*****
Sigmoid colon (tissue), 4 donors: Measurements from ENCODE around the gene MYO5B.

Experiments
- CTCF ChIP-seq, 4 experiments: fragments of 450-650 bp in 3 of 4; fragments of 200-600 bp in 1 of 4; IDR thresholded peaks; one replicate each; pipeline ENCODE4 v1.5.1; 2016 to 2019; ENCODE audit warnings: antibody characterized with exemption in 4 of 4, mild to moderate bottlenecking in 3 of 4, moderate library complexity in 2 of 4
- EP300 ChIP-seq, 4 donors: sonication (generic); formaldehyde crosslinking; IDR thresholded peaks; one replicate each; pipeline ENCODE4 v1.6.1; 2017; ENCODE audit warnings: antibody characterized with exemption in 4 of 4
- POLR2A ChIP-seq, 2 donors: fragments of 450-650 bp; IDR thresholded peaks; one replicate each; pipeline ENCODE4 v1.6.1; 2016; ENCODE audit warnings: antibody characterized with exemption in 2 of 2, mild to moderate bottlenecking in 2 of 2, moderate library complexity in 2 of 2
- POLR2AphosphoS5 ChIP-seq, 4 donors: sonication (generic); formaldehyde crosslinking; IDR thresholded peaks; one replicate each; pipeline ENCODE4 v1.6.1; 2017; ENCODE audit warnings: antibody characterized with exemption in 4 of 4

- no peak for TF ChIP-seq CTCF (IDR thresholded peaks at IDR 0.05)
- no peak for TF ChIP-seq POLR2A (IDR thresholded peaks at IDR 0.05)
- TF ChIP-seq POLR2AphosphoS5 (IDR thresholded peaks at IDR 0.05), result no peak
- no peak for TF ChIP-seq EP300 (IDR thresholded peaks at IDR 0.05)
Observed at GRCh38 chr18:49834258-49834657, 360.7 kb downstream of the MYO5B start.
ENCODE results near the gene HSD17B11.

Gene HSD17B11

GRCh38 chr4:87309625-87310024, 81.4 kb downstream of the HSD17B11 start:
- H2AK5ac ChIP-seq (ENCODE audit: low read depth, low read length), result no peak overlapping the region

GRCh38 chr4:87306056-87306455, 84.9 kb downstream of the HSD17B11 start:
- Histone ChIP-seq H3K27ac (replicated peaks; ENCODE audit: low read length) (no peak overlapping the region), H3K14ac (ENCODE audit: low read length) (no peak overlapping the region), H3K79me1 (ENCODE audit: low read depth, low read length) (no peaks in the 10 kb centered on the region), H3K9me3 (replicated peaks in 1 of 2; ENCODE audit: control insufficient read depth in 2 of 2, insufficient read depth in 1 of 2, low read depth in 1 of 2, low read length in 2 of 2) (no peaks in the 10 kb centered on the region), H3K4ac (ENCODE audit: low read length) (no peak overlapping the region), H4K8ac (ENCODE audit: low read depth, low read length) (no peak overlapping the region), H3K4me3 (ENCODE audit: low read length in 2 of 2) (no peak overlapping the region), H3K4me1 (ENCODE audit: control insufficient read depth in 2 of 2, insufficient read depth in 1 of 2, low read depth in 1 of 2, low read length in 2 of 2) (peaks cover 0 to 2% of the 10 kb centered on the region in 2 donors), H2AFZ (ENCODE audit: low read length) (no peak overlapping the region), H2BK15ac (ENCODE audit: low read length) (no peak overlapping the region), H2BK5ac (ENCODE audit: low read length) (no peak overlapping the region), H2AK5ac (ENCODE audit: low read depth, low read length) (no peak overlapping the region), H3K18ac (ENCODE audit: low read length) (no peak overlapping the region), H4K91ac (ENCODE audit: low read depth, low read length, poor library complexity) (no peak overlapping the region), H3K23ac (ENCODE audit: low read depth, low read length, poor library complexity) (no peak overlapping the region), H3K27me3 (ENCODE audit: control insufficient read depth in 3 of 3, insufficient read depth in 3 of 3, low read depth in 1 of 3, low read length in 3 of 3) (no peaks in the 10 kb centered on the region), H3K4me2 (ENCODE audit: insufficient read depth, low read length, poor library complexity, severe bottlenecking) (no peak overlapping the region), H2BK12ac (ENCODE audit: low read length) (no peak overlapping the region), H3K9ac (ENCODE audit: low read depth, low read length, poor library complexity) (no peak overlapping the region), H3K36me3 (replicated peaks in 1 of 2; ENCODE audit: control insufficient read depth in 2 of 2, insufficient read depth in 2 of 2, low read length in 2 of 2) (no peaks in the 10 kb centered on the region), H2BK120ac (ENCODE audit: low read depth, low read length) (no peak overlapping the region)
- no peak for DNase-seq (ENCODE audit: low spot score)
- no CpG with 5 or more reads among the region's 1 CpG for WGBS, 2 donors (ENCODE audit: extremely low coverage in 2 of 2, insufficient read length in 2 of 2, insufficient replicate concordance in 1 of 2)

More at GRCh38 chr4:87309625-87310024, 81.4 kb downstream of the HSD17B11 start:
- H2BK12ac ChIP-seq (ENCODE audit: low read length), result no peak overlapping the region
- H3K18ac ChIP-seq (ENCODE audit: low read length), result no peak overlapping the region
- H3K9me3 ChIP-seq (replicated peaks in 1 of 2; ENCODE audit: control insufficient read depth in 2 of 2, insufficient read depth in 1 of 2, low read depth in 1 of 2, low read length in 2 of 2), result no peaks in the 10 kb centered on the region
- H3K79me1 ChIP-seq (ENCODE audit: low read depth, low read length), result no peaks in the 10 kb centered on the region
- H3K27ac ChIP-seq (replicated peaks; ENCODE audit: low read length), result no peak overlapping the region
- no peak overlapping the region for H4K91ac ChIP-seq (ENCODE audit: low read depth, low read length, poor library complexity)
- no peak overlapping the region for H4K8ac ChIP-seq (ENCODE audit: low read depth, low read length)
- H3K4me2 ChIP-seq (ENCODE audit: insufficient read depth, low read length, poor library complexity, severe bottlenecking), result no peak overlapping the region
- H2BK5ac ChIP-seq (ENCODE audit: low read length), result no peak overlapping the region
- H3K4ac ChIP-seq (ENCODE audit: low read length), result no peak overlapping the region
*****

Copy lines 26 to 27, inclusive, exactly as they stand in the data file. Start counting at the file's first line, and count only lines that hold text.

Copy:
- no peak overlapping the region for H4K91ac ChIP-seq (ENCODE audit: low read depth, low read length, poor library complexity)
- no peak overlapping the region for H4K8ac ChIP-seq (ENCODE audit: low read depth, low read length)